Unformatted text preview: odic signal by adding the first n harmonics
and truncating a ll t he higher harmonics. These examples show t hat d ata t runcation
can occur in b oth time and frequency domain. O n t he surface, truncation appears
to be a simple problem of cutting off t he d ata a t a p oint where i t is deemed to be
sufficiently small. Unfortunately, this is n ot the case. Simple truncation can cause
some unsuspected problems.
Window Functions
T runcation operation may be regarded as multiplying a signal of a large width
by a window function of a smaller (finite) width. Simple truncation amounts to
using a r ectangular w indow WR(t) (Fig. 4.48a) in which we assign unit weight
to all the d ata within the window width (It I < ~\ and assign zero weight t o all
the d ata lying outside the window (It I >
I t is also possible t o use a window in
which the weight assigned to the d ata w ithin t he window may not be constant. In
a t riangular w indow WT(t), for example, the weight assigned t o d ata decreases
linearly over t he window width (Fig. 4.48b).
Consider a signal f (t) a nd a window function W (t). I f f (t) ~ F (w) and
wet) ~ W (w), a nd if t he windowed function fw(t) ~ Fw(w), t hen
1
f w(t) = f (t)w(t)
a nd
Fw(w) = 27r F(w) * W (w) f). According t o t he w idth property of convolution, i t follows t hat t he w idth of Fw(w)
equals t he s um of t he widths of F(w) a nd W (w). Thus, truncation of a Signal
increases its b andwidth by the amount of bandwidth of w (t). Clearly, t he t runcation
of a signal causes its spectrum to spread (or smear) by t he amount of the bandwidth
of wet). R ecall t hat t he signal bandwidth is inversely proportional t o t he signal
duration (width). Hence, the wider t he window, the smaller is its bandwidth, and
the smaller is t he s pectral s preading. T his result is predictable because a wider
window means we are accepting more d ata (closer approximation), which should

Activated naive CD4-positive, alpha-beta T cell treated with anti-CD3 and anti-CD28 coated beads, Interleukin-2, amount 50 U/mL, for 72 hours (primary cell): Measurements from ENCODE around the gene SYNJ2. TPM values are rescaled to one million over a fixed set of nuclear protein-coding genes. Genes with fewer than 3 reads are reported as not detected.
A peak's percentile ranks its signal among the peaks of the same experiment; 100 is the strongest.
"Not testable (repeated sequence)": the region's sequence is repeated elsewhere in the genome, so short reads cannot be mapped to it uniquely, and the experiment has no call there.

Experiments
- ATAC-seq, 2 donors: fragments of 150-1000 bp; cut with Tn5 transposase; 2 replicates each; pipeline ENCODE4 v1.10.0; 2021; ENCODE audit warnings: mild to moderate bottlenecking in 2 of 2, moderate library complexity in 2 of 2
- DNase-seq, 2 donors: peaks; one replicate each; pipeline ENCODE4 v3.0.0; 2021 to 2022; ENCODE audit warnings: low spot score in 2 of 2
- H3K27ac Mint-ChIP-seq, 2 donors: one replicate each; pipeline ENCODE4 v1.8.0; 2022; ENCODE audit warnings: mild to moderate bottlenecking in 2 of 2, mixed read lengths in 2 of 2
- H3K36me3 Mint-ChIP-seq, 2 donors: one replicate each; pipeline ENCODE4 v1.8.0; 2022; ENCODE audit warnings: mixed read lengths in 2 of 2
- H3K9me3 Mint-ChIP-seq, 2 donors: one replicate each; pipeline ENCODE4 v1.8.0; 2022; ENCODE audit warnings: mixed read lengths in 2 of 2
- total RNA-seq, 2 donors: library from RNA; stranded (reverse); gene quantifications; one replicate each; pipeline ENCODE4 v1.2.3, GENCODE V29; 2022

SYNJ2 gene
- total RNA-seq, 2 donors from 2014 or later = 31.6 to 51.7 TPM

cause smaller distortion (smaller spectral spreading). Smaller window width (poorer
approximation) causes more spectral spreading (more distortion). There are also
other effects produced by the fact t hat W (w) is really not strictly bandlimited, and
its spectrum > 0 only asymptotically. This causes the spectrum of Fw(w)  + 0
a symptotically also a t t he same r ate as t hat of W (w), even though the F(w) may
be strictly bandlimited. Thus, windowing causes the spectrum of F(w) t o leak in
the b and w here i t is supposed t o b e zero. This effect is called l eakage. These twin
effects, t he s pectral spreading a nd t he leakage, will now be clarified by an example.
For an example, let us take f (t) = cos wot a nd a rectangular window WR(t) =
rect(~), i llustrated in Fig. 4.46b. T he reason for selecting a sinusoid for f (t) is
t hat its s pectrum consists of spectral lines of zero width (Fig. 4.46a). This choice
will make t he effect of spectral spreading and leakage clearly visible. The spectrum
of t he t runcated signal fw(t) is t he convolution of the two impulses of F(w) with
t he sin...
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This note was uploaded on 04/14/2013 for the course ENG 350 taught by Professor Bayliss during the Spring '13 term at Northwestern.
 Spring '13
 Bayliss
 Signal Processing, The Land

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